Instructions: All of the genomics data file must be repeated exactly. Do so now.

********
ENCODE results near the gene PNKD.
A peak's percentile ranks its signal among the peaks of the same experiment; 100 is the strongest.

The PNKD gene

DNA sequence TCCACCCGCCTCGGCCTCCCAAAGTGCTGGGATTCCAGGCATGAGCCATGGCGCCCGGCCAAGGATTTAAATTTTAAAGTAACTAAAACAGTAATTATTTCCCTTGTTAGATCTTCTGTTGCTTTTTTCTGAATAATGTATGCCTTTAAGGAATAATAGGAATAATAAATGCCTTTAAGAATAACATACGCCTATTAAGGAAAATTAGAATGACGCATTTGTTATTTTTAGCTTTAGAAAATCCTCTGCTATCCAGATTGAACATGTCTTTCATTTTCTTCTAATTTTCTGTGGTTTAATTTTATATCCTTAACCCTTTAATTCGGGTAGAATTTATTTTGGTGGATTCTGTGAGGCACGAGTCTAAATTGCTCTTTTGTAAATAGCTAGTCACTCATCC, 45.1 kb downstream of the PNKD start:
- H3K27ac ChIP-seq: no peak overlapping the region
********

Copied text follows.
ENCODE results near the gene PNKD.
A peak's percentile ranks its signal among the peaks of the same experiment; 100 is the strongest.

The PNKD gene

DNA sequence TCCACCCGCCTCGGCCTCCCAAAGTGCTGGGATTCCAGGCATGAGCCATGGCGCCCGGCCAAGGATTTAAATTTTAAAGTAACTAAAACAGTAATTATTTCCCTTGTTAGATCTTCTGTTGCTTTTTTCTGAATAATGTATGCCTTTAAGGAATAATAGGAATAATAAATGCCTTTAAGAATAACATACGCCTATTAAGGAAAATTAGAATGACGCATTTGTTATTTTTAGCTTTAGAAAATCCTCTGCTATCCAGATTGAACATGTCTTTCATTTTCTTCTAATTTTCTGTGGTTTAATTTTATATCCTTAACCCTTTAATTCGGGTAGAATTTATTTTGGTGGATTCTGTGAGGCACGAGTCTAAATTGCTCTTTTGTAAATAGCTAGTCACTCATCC, 45.1 kb downstream of the PNKD start:
- H3K27ac ChIP-seq: no peak overlapping the region